Evolution, adaptation of third party funding of arbitrations

By Caroline Kenny QC
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This article focuses on new legislation introduced by Singapore and Hong Kong to allow third party funding of arbitrations. The legislation is an important step in bringing these popular arbitral jurisdictions in line with other jurisdictions including Australia, England, and the US.

By way of background, it is relevant to consider the reasons for the prohibition on third party funding. In common law jurisdictions, third party funding was prohibited because it was said to offend the medieval torts and crimes of maintenance and champerty.

CAROLINE KENNY QC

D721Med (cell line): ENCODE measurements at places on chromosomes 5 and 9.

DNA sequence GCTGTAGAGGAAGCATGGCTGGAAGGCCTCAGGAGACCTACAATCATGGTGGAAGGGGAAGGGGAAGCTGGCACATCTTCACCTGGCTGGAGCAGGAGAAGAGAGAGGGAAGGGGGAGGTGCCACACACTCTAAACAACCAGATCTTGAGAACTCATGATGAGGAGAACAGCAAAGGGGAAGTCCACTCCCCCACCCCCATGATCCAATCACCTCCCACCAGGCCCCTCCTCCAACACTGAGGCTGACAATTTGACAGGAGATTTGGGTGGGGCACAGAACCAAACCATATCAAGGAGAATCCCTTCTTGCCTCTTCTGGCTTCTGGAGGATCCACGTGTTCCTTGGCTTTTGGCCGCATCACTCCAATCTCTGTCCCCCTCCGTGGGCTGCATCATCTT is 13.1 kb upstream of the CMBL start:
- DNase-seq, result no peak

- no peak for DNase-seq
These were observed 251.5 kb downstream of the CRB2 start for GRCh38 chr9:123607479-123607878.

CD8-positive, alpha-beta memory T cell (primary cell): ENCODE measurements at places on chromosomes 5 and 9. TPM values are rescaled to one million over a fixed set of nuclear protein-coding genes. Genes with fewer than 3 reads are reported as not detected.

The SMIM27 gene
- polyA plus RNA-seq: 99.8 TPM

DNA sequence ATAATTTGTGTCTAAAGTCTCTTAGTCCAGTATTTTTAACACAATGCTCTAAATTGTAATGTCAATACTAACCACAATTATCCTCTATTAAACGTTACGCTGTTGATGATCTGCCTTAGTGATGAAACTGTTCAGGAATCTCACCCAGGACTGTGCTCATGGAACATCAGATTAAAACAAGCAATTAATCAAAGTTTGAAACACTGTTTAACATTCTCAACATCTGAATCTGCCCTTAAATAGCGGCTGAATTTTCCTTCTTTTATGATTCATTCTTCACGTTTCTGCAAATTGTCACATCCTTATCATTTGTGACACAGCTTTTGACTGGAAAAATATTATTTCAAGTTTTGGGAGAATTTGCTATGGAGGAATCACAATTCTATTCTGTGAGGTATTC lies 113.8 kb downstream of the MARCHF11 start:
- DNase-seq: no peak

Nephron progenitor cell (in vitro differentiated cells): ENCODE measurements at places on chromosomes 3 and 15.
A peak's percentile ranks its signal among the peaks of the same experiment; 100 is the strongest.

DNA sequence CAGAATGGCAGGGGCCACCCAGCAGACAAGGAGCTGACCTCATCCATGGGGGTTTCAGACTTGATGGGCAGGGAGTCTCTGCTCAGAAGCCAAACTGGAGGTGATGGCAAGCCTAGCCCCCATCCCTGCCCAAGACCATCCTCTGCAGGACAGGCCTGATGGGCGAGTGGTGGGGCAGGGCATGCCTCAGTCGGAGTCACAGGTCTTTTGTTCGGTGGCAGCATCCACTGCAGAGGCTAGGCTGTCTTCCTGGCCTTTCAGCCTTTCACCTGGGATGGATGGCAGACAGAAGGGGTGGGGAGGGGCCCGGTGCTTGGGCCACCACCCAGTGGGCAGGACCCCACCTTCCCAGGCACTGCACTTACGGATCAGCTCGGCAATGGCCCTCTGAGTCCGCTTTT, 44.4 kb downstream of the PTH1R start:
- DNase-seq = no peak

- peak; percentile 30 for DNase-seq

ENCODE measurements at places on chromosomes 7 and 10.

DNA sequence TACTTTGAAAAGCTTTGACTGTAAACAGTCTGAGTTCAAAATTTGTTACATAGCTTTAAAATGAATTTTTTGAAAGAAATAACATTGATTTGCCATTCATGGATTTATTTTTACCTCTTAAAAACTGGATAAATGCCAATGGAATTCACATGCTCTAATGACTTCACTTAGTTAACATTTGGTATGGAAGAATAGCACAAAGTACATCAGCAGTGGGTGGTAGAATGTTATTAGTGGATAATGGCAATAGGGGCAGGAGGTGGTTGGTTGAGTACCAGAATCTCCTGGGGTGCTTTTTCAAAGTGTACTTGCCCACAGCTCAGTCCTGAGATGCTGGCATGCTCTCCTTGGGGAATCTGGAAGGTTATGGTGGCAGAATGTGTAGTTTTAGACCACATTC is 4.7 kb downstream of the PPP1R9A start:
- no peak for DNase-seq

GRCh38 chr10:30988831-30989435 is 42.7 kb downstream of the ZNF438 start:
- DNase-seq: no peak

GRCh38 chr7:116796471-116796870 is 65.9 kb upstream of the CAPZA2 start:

CAROLINE KENNY QC

Maintenance refers to an unconnected third party assisting to maintain litigation by providing financial assistance. Champerty is where a third party pays some or all of the costs associated with litigation in return for a share of the proceeds. The prohibition against funding arrangements was historically intended to prevent the abuse of judicial process by wealthy English noblemen who would associate themselves with fraudulent or vexatious claims, thereby strengthening the credibility of the claims, and in return receiving a share of the profits.

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Caroline Kenny QC is an arbitrator of Beijing Arbitration Commission/Beijing International Arbitration Centre (BAC/BIAC) and president of CIArb Australia branch. BAC/BIAC’s case manager, Gerard Lin, also contributed to the article.

The article is adapted from a speech by Kenny at a 2017 Hong Kong summit on commercial dispute resolution in China.

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